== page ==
JEFFERSON CITY _ Scolded by legislators to make their goals for students more understandable to the public, the state Education Department is revising its standards for measuring student learning.
The 1993 Outstanding Schools Act called for the development of statewide academic performance standards, curriculum frameworks and a new system of assessment in public schools. The act also stipulated that educators and citizens help to develop the reforms.
The Elementary and Secondary Education Department (DESE) said the standards are intended to improve the quality of instruction in public schools and raise the performance of students to a higher level.
But for several months, some Republican lawmakers and other critics have charged the department's plans amounted to an effort to impose "outcome-based education" on local school districts.
The issue came to a head in April when the department presented a draft set of standards to a commission that includes legislators formed to review the standards.
After encountering commission opposition, the department agreed to work on revisions and report back before the end of the year.
In May 1994, DESE introduced its first draft of the standards. Educators, citizens and community leaders had spent about six months working on them. Work groups composed of teachers set up several guidelines for developing the performance standards:
@ Students need to be "active" learners by applying their knowledge to practical situations rather than by memorizing isolated facts for a test.
@ Essential skills included in the standards need to be as applicable to first-graders as they are to high school seniors.
@ They need to be applicable to all class work in the schools, not just to one subject.
@ They need to be testable.
@ They need to be broad enough to allow for local control, but narrow enough to ensure everyone teaches them.
@ Students need to be confronted with "real-world" applications of what they learn.
The second draft of the standards was presented in February after several months of public hearings, review by teachers and two ad hoc committees, one composed of educators and the other of non-educators.
DESE said the standards are important because students traditionally have been expected to apply their factual knowledge to real situations. Businesses have responded by saying graduates aren't applying what they learned in school to the demands of the workplace. Work groups said students should have a knowledge base of factual information but also possess high-level skills like problem-solving.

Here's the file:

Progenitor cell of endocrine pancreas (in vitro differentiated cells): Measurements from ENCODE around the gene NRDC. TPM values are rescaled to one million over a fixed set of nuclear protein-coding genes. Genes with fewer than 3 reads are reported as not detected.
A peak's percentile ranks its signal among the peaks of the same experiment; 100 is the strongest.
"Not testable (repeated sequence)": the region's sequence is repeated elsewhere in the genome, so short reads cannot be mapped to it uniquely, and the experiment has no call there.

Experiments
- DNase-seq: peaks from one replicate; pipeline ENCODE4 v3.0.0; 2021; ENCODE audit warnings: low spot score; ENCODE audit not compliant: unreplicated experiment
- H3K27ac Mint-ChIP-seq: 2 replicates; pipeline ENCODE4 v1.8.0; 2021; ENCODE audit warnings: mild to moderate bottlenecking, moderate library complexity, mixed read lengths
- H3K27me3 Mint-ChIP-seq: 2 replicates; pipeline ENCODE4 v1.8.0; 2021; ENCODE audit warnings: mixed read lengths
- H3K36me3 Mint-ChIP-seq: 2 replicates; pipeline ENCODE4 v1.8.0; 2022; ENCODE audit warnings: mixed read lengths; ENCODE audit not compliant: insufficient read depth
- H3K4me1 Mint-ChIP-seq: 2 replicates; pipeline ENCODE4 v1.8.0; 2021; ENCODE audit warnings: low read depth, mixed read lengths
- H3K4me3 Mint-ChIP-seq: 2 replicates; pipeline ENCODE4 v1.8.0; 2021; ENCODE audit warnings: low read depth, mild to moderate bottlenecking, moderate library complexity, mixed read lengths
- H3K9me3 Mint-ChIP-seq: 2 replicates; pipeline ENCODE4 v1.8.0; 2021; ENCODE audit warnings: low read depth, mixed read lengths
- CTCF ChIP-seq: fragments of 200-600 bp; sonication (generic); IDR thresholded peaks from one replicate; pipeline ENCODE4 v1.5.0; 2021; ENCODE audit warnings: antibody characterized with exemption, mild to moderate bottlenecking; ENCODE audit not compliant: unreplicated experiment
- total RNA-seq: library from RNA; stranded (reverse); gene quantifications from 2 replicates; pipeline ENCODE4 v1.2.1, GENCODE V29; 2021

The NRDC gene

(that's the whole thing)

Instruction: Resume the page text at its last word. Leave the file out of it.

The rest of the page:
The performance standards are divided into four categories. They said students should possess the knowledge and skills to be able to:
@ Construct meaning by gathering, understanding, analyzing and applying information, ideas and concepts from the disciplines.
@ Solve problems.
@ Communicate effectively.
@ Make responsible decisions individually and within groups as students, family members, workers and citizens.
The second step in fulfilling the requirements of the Outstanding Schools Act is developing the curriculum frameworks. These "frameworks" are guidelines for what students should be taught to reflect their mastery of the performance standards.
Under the law, each local district is forced to adopt an official curricula, although the frameworks adopted by the state department are optional. The frameworks are designed to be used as guidelines and are too broad to be adopted by local districts as curricula, DESE said.
The frameworks encompass six content areas: communication arts, mathematics, social studies, science, fine arts and health/physical education.
An initial draft of the curriculum frameworks was included in the February performance standards draft, but they are still being developed.
The final component of the educational reform effort is the assessment process. Legislators and national outcome-based education experts met at the beginning of March to kick off the testing discussion.
The Commission on Performance will review the revised standards before the end of the year, so test development has slowed, said Jim Friedebach, head of DESE's testing division.
"We need to know for sure what the performance standards are," Friedebach said. "Trying to be much more specific now is just looking at a crystal ball."
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